“You have to have a plan. Rather than merely being victimized, have a plan on how you’re going to approach this. Limit the degree to which social media” has power over your feelings, says Dr. Bea
Don't be afraid to ask for help.
When Thurman's children were young, she and her husband lived far away from their extended family. When she needed support during "black bouts of depression," she leaned on close friends.
She and her husband had two couples in particular that helped them through difficult times. "These friends were godsends," she says.
"I credit them with quite possibly helping to save my life," she says. "I also drew encouragement from a small support group of women who were dealing with depression."
Make exercise a priority.
Exercise—one of the first activities to get lost in the holiday shuffle—should be placed high on your to-do list.
"The more stress we are under, the less time we feel like we have, and the more irritated our mood, the more we need to continue exercising," Greeson says. "Get out and do something; it helps use those calories from rich, fatty, sugary holiday foods."
Exercise has been shown to improve mood. Taking a brisk walk for 35 minutes five days a week (or 60 minutes three times a week) can do the trick.
Consider your light exposure.
If you are consistently tired, irritable, and down at this time of year, it may not be due to the holidays as much as to the lack of exposure to the sun, Dr. Sharp says.
Seasonal affective disorder, or SAD, can be treated by long walks during daylight hours or exposure to a light box for about 30 minutes a day.
If you think you may be suffering from SAD, talk to your doctor about treatment options.
Make other plans.
It can be good to intentionally turn your attention away from the holidays, says Dr. Bea. This can be especially useful for people who struggle with depression that’s related to the holidays. “It’s hard to avoid the awareness of the holidays,” Dr. Bea admits. However, that doesn’t mean you can’t escape them for a little while by busying yourself with unrelated activities.If being social keeps you comfortable, consider making plans with friends that have nothing to do with the holidays. Dr. Bea recommends exploring any activity that pulls you outside yourself, which will disconnect you from your depression.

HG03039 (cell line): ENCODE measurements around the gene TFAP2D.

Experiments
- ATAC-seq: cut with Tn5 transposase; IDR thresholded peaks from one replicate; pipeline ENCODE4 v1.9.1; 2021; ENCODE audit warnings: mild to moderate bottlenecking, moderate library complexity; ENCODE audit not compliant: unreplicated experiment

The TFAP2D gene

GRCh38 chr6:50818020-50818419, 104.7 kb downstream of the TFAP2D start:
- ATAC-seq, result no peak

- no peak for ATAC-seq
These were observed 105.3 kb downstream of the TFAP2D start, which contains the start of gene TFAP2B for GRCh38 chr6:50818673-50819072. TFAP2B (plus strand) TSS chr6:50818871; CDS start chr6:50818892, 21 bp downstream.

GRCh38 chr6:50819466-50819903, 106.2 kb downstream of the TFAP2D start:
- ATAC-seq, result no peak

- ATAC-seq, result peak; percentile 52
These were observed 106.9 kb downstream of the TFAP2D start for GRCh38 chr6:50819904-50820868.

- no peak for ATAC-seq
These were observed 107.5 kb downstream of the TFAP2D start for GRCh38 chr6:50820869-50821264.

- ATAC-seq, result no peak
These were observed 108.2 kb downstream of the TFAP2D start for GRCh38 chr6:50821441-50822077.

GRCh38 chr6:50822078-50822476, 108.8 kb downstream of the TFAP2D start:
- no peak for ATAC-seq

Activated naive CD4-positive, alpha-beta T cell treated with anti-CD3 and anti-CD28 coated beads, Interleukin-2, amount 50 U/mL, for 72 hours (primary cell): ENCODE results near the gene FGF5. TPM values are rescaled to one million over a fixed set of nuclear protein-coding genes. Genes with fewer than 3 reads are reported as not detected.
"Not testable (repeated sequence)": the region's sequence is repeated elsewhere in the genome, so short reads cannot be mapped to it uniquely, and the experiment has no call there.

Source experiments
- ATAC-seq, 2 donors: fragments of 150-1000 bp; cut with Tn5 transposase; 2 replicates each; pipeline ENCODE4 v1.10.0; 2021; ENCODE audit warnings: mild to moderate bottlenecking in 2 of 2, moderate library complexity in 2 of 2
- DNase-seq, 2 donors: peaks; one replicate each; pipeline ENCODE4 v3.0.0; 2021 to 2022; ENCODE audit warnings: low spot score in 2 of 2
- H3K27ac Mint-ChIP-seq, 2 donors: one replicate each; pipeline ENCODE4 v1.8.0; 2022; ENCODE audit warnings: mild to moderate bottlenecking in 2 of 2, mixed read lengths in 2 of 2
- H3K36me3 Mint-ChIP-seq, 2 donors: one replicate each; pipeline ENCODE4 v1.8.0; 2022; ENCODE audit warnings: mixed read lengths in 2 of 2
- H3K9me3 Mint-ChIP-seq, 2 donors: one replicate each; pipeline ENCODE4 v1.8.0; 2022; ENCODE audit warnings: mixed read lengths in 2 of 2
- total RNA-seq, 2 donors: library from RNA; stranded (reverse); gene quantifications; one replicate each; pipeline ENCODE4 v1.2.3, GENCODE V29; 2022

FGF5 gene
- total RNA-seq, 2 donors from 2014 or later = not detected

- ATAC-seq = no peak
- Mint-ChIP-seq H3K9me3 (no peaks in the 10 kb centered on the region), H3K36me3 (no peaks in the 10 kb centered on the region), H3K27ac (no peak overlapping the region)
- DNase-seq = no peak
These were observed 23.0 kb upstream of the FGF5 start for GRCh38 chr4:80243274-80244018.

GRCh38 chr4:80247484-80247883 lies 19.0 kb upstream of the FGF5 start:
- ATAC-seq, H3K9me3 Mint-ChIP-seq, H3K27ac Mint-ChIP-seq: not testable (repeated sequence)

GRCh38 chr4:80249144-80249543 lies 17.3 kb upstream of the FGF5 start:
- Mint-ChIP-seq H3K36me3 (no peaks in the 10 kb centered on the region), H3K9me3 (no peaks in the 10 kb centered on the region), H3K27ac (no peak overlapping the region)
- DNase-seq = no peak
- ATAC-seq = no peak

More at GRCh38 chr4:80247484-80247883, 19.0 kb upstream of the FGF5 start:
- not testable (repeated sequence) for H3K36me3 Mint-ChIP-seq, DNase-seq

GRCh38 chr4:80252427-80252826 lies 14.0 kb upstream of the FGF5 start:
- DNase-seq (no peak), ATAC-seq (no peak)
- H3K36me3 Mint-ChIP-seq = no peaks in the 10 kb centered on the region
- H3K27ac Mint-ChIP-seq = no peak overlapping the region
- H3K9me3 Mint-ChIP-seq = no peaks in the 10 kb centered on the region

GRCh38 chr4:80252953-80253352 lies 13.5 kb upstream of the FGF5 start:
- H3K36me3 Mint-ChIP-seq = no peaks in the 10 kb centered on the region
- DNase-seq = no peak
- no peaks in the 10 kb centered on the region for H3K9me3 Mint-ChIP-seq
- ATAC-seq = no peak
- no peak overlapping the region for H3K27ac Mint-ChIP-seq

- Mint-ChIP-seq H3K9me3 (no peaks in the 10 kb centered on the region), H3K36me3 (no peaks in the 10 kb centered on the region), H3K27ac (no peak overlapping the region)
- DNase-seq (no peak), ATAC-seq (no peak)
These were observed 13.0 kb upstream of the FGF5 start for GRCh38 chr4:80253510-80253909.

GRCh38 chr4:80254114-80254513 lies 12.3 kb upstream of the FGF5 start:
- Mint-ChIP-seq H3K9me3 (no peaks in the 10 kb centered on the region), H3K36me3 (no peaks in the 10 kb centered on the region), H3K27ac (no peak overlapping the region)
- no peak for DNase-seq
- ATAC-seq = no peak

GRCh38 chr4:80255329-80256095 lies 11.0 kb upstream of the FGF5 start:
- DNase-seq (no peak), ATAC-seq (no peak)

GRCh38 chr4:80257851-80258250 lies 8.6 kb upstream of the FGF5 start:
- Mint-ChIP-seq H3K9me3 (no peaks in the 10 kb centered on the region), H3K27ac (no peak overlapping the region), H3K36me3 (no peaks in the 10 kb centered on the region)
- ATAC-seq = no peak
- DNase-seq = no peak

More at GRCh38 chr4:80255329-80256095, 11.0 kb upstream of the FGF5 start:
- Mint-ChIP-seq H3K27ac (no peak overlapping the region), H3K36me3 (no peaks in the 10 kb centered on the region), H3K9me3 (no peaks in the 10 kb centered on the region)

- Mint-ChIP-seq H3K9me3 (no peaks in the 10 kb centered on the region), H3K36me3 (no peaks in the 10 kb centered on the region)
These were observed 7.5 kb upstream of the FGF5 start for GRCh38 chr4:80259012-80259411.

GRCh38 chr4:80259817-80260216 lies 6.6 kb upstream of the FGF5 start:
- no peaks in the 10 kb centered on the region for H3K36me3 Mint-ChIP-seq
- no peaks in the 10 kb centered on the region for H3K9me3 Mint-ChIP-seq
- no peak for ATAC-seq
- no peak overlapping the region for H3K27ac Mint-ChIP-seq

Focus on what matters.
The holidays shouldn't be all about the presents, but financial woes can make it easy to lose sight of that.
Rein in the stress (and cost) by organizing a gift exchange with friends or family. You can also bake your gifts, or create traditions such as having a large potluck meal followed by a walk outside or board games by the fire.
"I think saying no is more of a relief instead of stretching and spending more than you have and still not doing enough," Dr. Sharp says.
Don't binge on food or alcohol.
For some, overindulgence is as much of a holiday tradition as opening gifts. Carmen Harra, PhD, an author and psychologist in Hollywood, Fla., recommends more restraint.
"Have one piece of pie, not three," she says. "Apart from being unhealthy for your body, you will feel guilty afterward."
Harra recommends preparing for holiday dinners by eating healthy meals the week prior. And don't use alcohol to deal with holiday depression. Alcohol can intensify your emotions and leave you feeling worse when it wears off.
Cut back on commitments.
If you feel like you just can't get through one more holiday gathering, it's OK to sit them out.
"One of the things about holiday stress we forget is that Thanksgiving and Christmas are both 24 hours and that's it," says Pauline Wallin, PhD, an author and clinical psychologist in Camp Hill, Penn.
Wallin recommends figuring out what you need to get through those 24 hours, such as volunteering, going on vacation, or visiting a shelter or someone who is alone. Focusing on others can help alleviate depression.